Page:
Editor’s note: This is the second in a series of articles.
Dennis Wilkins has worked in the corporate world and has served as a pastor. He served as an associational missionary until his retirement. He now serves as a deacon and cares for his wife of 56 years.
Once a person or church has decided to start a Caring for the Care Giver Ministry, several steps are necessary.
First, an assessment of need should take place. The size of your field of ministry needs to be determined. This can be done in several ways: (1) Consult your pastor. (2) Review your church prayer list to determine how many people receiving prayer also have a family member taking care of them. (3) Through announcements and church bulletins, let the church body know the ministry you are establishing is about family caregivers. Get the word out, talk it up. It is amazing how many people seem to be waiting for this ministry to be formed.
Secondly, once you have an idea of who and how many families are in need, then you do two things: (1) Schedule an exploratory meeting with members of the church who might be interested in serving as a caregiver supporter. This meeting needs to be scheduled far enough in advance to allow time to prepare content. (2) Select supporters, the people who will be implementing the caring for the care giver ministry.
There are several steps to identifying and soliciting Caring for the Care Giver Supporters. (1) Quite a few people will come just to hear what is going on. Don’t prejudge them because several will look at this as a way they can serve. In some cases, they will be friends of a family caregiver they want to support. (2) Personally seek out and establish a core group that will support this ministry. Many people have experience in caregiving and are willing to use that experience to help others. Warning! If their experience is recent their feelings may be too raw to participate, but because of their experience, they may be a source of ideas about support.
So, by now you have made a decision to implement the Caring for the Care Giver Ministry. You have done an assessment of needs, you have promoted the ministry and created interest among the congregation, you have selected a core group of supporters, and scheduled an exploratory meeting. What is the agenda for the exploratory meeting?
The exploratory meeting should be a meeting that fleshes out the Caring for the Care Giver Ministry.
Those items to be discussed should include, but are not limited to the following:
Minimum frequency of contact. In other words, what will be expected of a supporter caring for a caregiver?
- Telephone contact; weekly or monthly
Telephone contact is easy and can be done as often as the supporter wants to with a minimum frequency established as no less than once a month. Also, some supporters check with their caregiver by text weekly. This does not replace a phone call.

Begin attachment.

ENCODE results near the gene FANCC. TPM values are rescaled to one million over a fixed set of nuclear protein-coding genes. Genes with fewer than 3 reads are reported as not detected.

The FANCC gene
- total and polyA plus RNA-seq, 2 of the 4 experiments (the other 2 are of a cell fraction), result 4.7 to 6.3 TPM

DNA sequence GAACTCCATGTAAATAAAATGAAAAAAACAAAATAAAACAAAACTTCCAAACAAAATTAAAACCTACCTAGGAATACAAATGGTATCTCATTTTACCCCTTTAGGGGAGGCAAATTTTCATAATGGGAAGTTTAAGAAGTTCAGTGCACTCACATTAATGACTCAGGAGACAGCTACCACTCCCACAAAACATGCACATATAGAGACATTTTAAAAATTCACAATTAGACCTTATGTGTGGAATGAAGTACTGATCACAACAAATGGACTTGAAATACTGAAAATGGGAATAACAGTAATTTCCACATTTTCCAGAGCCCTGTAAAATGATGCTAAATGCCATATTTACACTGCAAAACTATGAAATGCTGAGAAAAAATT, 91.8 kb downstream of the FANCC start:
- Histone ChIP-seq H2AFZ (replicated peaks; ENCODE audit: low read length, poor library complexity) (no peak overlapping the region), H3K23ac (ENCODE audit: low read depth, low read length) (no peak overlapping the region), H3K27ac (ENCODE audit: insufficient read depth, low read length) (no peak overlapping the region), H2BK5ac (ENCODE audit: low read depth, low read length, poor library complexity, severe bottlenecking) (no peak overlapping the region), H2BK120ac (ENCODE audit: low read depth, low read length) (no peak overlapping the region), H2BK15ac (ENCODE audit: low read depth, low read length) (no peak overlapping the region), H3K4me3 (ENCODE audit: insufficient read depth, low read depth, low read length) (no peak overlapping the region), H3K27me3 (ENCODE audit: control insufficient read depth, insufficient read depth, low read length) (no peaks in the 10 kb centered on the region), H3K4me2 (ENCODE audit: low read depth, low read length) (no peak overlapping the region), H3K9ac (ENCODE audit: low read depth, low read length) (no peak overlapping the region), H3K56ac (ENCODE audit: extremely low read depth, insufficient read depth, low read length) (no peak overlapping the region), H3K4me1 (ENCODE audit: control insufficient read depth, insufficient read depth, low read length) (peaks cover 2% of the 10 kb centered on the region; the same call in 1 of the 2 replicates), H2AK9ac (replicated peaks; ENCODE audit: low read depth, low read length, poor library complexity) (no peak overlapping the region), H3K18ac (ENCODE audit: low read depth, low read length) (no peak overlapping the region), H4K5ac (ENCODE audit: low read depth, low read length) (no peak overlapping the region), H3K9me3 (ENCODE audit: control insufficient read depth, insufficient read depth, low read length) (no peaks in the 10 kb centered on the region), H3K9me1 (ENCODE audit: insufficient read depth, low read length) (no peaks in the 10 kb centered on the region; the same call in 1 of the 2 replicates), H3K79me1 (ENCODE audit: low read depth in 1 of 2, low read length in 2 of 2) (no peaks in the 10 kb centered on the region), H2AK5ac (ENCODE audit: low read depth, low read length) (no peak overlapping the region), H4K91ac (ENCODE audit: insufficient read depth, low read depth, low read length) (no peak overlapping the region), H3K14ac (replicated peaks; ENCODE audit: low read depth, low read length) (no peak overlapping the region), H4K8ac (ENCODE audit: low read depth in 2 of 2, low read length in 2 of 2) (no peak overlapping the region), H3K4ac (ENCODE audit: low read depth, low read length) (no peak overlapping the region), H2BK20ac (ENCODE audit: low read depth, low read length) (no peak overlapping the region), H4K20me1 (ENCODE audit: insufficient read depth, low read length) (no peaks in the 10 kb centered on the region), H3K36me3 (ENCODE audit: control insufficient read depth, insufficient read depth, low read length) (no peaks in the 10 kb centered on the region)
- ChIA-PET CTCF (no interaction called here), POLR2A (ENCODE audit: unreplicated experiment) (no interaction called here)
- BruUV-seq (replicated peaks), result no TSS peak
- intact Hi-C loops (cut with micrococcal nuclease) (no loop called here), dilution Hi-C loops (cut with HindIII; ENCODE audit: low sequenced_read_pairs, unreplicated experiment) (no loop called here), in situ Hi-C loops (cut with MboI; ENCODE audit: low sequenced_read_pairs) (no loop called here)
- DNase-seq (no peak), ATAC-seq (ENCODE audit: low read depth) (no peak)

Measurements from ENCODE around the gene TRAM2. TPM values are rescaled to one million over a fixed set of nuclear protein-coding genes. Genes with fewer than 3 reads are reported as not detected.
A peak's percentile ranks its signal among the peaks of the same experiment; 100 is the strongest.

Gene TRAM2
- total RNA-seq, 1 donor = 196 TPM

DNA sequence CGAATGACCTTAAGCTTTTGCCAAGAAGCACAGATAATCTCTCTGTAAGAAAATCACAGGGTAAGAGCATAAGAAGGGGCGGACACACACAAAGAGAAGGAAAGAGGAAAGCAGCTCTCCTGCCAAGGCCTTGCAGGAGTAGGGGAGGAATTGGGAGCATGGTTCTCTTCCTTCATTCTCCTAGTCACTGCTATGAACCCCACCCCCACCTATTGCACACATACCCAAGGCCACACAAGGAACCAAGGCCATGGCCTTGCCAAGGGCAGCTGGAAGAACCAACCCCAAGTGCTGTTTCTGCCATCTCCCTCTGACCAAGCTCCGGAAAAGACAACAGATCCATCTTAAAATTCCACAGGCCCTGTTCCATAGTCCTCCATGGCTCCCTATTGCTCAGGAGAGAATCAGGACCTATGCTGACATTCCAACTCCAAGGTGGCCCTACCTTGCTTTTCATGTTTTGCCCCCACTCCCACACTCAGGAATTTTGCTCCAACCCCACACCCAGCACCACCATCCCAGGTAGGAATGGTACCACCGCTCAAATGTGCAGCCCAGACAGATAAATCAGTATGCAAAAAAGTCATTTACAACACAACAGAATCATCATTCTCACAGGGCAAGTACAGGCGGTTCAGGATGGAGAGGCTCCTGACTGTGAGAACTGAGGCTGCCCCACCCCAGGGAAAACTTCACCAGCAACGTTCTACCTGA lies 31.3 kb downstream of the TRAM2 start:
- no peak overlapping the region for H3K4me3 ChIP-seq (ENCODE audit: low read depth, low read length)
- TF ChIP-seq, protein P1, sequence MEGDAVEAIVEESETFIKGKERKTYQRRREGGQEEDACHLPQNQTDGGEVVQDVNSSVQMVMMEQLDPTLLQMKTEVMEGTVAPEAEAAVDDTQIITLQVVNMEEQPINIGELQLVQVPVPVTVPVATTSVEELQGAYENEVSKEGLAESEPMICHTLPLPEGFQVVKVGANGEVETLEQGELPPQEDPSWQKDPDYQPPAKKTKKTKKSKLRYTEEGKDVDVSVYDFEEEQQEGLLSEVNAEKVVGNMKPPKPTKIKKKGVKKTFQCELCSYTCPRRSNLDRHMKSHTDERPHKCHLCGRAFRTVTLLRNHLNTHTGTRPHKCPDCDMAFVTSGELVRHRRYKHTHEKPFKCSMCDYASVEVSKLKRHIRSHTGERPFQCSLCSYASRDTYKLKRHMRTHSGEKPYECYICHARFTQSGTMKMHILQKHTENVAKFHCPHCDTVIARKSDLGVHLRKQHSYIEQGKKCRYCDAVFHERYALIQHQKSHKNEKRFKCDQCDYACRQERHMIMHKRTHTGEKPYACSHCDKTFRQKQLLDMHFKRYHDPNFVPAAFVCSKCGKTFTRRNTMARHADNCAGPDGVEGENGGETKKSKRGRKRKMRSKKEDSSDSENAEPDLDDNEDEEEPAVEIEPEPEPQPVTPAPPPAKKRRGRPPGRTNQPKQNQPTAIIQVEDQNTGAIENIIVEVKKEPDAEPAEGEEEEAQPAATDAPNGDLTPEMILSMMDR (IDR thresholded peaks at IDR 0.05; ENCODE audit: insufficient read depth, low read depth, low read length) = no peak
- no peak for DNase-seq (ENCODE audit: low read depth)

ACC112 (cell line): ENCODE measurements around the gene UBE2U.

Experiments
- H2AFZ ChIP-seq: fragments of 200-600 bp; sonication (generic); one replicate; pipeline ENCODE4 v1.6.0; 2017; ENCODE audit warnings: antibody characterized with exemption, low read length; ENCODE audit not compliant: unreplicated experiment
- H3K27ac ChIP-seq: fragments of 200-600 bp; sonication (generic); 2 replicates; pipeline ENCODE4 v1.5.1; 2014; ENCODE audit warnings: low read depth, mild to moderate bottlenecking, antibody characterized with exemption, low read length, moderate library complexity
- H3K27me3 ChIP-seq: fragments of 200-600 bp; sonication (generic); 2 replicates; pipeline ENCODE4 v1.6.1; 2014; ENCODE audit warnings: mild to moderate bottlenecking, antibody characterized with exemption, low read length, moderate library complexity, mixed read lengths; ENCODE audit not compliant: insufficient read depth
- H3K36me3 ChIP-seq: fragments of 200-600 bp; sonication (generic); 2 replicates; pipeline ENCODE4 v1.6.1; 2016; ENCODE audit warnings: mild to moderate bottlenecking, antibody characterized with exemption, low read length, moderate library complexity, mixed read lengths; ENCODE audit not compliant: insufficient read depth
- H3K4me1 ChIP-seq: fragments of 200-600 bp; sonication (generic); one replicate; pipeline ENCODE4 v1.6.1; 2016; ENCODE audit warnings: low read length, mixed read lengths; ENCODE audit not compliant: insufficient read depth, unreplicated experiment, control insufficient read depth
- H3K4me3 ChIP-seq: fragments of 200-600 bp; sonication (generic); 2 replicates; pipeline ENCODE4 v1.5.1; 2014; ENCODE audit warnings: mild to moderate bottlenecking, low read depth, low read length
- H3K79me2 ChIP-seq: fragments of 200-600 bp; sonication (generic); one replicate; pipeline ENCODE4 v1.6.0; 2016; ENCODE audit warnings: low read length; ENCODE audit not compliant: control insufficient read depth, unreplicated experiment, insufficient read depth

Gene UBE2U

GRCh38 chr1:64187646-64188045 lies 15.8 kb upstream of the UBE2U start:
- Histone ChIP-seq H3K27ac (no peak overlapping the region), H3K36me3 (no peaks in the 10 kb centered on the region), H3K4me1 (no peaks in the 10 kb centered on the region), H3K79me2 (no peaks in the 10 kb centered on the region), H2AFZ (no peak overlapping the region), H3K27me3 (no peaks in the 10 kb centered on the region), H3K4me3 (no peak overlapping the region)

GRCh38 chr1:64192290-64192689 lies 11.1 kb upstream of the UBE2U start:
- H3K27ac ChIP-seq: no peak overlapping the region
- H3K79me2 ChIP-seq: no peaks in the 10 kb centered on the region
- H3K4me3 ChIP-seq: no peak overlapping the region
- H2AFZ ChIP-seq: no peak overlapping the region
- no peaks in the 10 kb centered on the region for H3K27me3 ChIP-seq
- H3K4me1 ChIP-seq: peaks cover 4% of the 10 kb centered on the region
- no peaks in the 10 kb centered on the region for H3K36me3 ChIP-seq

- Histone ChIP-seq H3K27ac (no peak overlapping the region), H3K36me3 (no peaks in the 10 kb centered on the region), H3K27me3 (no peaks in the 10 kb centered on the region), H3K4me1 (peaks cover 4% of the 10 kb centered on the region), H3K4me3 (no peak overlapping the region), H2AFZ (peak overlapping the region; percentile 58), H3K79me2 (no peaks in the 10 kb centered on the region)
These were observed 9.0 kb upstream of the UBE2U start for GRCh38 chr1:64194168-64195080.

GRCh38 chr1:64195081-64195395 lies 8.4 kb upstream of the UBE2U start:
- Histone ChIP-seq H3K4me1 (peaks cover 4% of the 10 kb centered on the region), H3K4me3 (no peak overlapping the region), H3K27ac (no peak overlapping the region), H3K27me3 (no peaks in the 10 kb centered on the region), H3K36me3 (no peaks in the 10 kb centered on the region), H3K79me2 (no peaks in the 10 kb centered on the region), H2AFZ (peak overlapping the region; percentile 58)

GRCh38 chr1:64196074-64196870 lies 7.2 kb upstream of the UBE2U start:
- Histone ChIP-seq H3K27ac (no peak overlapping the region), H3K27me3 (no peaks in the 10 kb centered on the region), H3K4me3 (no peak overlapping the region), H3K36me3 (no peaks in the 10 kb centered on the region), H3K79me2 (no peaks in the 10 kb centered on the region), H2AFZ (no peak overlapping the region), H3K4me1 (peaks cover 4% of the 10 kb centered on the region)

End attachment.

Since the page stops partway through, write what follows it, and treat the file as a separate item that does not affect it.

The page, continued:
- Letter or card contact; monthly
Letters or cards can be written and mailed once a month. The practice can include cards signed by all members of the support team. This can be done at monthly team meetings. It demonstrates to the caregiver that the entire church is supporting them.
- Personal visit; monthly
Encourage each supporter to schedule at least one personal visit per month.
There are other activities to be included. Some of them are seasonal, and others provide a necessary service. A few examples follow:
- Mowing grass, general yard work (pulling weeds, raking weeds, etc.).
- Resetting house clocks after time change, twice a year. (Some house clocks require standing on a ladder or step ladder.)
- Replacing A/C filters should be done twice a year. (Some A/C filter changes require standing on a ladder or step ladder.)
- House cleaning (a decent job can take three or more hours).
- Providing meals – either homemade or otherwise.
- Providing a sitting service while caregiver runs an errand.
- Running errands for the caregiver.
In some cases, the church youth can be engaged to assist in performing these tasks. It is a good way to introduce ministry to them.
All of these items should be mentioned to the potential supporters, but the supporters need to understand the commitment necessary to make the ministry to the caregiver successful.
The demands, while they look daunting, can be mitigated by the number of caregivers assigned to each two-member team. A goal should be to have enough volunteers so that each team is assigned one to two caregivers. This makes the ministry manageable for the average support team.
Once the agenda of the exploratory meeting is near its end, it is time to ask for supporters to commit to serving. When they do, pair them up into groups of two. A husband and wife should form a team. As a rule, you will have more women volunteers.
Sometimes it is good to let them pair themselves. Once the pairings are complete schedule another meeting the following week. At this meeting, have prepared the distribution of caregivers to hand out and discuss. Do not leave this second meeting without having distributed all the caregivers to the supporters.
There should be a regularly scheduled monthly meeting of the teams to discuss progress and needs of their caregivers, exchange of ideas, and discuss successes and failures. This builds confidence in the teams.
The next article will address the documents that are a necessary part of this ministry. These will also be a part of an exploratory meeting.
Anytime you have a question or need information or clarification of information do not hesitate to give me a call. Dennis Wilkins, 501-259-8197